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Great on burgers and hot dogs,

a tasty base ingredient for homemade barbecue sauce,

and has no high-fructose corn syrup, preservatives or fillers


6 lbs. fresh tomatoes (12 cups; about 18 medium-sized)

1 C. white vinegar

1 (6 oz.) can tomato paste

1½ C. granulated sugar

1 pouch of ketchup mix (find in store with canning supplies; 5 oz.)



You will need a large pot or saucepan, a slotted spoon, a strainer, a paring knife, a potato masher or food processor, a wooden spoon, a ladle, and freezer bags/refrigerator jars/canning supplies for storage.



Fill the pot half full of water and bring to a boil. Wash the tomatoes. Carefully drop them into the boiling water for a minute or two, 'til the skins crack away. Remove with a slotted spoon and let cool in a strainer.


When they are cool enough to handle, cut out and discard the cores, peel away the skins and remove a lot of the seeds.


Empty the water out of the pot. If you have a food processor, puree the tomatoes and pour them back into the pot. If you don't have a food processor, put the rest of the tomatoes back into the pot and crush with a potato masher.


On medium-high heat, bring the pureed or crushed tomatoes to a boil, stirring frequently. Once it boils, reduce heat and simmer for a half-hour or so.


Add tomato paste and vinegar. Stir, and turn up heat to medium-high. Bring to a boil again, stirring frequently. Add sugar and ketchup mix; combine well. Reduce heat to a simmer and simmer for 5 minutes. It should cling to the back of a wooden spoon. It will be a little more runny than store-bought ketchup, but will set up.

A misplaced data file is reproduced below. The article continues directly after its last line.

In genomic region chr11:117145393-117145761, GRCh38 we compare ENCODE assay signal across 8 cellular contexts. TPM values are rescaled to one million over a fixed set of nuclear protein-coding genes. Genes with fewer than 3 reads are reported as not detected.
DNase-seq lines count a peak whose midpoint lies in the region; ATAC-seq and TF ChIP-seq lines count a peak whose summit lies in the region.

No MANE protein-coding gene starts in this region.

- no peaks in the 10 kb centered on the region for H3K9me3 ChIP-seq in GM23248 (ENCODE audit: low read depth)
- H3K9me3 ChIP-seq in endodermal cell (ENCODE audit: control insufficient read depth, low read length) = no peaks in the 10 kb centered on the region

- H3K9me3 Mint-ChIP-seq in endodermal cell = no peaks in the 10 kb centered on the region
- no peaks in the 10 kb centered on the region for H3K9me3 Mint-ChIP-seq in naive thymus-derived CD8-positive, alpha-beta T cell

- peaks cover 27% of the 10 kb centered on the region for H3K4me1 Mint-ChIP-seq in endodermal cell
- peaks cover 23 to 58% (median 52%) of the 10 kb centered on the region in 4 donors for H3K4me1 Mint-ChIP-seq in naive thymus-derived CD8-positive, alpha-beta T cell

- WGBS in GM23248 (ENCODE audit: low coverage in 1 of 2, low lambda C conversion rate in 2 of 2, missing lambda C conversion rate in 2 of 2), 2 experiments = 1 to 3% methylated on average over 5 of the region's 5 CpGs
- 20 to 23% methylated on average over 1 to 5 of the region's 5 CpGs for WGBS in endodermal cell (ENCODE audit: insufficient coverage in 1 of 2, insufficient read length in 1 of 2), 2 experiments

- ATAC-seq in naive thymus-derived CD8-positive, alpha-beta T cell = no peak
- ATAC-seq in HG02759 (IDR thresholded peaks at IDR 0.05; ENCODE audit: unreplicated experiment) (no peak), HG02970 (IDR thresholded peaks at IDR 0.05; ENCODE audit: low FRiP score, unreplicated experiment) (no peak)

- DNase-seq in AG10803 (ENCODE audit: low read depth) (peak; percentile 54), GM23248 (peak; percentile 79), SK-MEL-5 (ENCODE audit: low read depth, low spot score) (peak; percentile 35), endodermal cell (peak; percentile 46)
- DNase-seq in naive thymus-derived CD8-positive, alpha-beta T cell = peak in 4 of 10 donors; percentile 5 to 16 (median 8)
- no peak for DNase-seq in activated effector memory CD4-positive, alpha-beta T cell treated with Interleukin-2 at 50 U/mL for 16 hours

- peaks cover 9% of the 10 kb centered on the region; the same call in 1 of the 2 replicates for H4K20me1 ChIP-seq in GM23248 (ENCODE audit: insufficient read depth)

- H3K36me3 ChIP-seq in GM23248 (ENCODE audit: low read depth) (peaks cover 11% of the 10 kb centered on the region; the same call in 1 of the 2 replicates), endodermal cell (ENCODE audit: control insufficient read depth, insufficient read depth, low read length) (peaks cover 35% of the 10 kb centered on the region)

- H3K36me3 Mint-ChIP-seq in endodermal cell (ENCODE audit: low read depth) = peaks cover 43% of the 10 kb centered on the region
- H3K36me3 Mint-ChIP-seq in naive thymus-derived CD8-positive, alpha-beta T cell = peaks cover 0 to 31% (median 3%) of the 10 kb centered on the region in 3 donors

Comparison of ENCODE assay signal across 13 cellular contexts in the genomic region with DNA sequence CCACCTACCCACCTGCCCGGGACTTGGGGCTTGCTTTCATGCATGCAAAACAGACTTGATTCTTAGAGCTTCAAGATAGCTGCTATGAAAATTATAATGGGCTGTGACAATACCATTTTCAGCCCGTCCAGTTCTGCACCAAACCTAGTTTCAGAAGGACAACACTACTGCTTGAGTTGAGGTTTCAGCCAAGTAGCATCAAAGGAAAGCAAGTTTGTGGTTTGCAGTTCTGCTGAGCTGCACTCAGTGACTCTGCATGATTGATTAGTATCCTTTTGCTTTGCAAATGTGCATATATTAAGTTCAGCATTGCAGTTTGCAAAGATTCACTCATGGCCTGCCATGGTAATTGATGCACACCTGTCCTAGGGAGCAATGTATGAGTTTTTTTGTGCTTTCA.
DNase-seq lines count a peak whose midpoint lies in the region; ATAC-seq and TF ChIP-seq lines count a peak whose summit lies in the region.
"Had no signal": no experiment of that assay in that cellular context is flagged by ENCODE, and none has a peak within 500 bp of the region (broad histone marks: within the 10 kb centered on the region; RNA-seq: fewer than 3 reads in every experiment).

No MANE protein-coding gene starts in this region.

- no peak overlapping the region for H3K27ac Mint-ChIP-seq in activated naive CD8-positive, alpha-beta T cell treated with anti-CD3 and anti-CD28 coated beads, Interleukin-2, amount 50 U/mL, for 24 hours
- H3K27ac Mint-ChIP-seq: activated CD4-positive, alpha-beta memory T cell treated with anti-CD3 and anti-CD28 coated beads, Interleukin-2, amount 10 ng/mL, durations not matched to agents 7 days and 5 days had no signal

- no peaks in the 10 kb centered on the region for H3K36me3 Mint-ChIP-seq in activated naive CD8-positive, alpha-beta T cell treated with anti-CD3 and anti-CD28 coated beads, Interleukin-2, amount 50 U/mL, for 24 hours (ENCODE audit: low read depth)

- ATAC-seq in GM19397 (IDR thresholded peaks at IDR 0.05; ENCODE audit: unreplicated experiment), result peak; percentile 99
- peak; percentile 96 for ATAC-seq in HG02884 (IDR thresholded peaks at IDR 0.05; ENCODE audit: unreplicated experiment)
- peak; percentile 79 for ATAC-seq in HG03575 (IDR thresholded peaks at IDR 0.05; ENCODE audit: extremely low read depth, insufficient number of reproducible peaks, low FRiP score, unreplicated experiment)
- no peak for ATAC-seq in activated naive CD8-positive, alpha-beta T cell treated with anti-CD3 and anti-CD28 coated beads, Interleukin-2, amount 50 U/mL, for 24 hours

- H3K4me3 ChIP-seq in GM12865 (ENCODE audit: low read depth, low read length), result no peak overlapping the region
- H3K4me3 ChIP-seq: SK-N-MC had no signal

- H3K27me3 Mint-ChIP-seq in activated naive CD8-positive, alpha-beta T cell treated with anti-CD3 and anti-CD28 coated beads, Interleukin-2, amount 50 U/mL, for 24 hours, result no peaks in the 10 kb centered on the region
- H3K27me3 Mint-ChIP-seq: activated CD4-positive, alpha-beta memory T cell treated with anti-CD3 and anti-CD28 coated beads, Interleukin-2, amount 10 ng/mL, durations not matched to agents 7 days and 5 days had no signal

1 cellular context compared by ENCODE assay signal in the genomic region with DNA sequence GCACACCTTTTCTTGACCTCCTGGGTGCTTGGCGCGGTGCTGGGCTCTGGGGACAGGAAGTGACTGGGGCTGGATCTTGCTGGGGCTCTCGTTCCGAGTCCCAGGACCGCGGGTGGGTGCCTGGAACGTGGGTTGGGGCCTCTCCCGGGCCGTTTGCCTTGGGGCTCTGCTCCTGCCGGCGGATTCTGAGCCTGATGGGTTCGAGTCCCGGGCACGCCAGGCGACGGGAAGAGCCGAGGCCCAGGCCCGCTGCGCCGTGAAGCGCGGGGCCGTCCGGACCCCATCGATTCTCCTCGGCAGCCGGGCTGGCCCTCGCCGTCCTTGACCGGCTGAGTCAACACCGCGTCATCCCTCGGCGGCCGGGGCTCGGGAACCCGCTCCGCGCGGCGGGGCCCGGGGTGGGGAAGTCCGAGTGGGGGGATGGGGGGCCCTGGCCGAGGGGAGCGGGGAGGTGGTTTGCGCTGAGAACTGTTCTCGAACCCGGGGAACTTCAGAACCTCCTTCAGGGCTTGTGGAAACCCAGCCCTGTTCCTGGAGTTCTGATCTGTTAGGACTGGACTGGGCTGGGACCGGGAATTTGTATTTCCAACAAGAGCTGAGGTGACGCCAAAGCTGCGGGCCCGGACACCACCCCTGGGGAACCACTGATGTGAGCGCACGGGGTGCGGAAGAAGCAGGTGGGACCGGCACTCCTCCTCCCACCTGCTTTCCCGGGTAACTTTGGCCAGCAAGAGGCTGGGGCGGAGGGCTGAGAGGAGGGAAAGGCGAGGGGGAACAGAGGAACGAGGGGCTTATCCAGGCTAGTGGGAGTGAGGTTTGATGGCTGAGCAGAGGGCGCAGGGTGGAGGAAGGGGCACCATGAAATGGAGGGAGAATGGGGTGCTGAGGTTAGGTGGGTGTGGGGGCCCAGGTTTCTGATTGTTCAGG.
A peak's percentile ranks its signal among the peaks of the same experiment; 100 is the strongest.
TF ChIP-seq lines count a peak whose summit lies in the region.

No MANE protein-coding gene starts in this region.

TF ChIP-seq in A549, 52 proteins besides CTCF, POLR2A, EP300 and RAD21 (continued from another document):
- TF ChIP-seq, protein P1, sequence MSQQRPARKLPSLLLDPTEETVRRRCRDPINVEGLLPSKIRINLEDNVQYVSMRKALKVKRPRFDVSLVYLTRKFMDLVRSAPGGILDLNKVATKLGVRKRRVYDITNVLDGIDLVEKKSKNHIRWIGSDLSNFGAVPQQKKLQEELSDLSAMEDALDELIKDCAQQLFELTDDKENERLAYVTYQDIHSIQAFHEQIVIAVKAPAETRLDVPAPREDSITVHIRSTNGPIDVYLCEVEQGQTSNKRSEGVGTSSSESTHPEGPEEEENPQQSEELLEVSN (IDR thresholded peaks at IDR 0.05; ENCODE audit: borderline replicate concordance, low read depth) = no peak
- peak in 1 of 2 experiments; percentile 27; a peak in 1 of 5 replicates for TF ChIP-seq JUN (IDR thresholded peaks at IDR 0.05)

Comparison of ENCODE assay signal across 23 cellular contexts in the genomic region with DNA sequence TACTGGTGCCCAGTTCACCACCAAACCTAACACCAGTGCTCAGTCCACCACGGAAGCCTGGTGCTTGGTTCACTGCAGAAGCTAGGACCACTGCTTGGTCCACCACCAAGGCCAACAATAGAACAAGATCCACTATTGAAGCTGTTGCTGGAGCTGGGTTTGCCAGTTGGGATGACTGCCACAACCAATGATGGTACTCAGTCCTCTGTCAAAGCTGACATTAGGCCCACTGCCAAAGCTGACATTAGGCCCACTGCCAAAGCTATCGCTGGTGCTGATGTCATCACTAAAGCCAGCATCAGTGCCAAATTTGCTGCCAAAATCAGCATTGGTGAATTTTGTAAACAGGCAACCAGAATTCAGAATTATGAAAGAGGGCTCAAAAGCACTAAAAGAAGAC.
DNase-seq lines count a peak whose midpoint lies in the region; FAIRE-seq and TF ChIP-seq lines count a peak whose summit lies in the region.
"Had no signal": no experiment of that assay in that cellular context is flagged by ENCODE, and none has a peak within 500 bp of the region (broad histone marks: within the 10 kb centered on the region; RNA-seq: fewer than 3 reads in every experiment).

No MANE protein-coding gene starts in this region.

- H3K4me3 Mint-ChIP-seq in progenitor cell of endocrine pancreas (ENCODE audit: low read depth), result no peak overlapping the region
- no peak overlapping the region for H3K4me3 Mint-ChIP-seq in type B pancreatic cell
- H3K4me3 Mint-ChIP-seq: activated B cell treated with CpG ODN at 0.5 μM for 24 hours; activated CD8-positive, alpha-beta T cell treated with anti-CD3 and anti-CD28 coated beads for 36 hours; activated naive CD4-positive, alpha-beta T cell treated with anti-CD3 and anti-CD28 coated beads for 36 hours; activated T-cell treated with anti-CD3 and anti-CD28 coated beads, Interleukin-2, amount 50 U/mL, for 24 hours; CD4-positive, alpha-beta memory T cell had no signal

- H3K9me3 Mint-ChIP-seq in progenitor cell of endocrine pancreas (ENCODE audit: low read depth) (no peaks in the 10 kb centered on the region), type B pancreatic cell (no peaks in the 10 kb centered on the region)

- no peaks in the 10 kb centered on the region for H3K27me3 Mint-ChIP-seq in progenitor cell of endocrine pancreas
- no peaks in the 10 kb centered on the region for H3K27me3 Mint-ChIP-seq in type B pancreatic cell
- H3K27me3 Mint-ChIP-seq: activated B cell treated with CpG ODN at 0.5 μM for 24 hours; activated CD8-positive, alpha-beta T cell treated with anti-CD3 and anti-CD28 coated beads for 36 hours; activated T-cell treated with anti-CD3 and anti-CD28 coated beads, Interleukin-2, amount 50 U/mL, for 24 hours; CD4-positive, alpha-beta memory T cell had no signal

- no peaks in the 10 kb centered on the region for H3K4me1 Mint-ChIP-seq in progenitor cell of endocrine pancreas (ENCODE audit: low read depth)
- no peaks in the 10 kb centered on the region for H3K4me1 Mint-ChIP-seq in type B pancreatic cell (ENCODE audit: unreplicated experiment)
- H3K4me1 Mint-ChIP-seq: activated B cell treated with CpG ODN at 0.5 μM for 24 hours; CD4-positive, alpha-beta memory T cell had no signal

You can let cool and ladle into freezer containers (good for 1 year in the freezer), or can (40 minutes in a boiling water bath), refrigerate for up to two weeks . . . or use right away.


For a large garden club, consider purchasing jelly jars from the canning aisle at the store, and sending home 4-6 oz. of this great-tasting ketchup in a small jar with each student.


Note the picture above: you can have the students fill in pre-made canning labels or make their own with adhesive office address labels. Make the colorful tops from rounds of paper or fabric larger than the top of the jar. Use rickrack or ribbon to tie them, perhaps with a gift tag of cardstock with a hole punched in it for the ribbon to go through.






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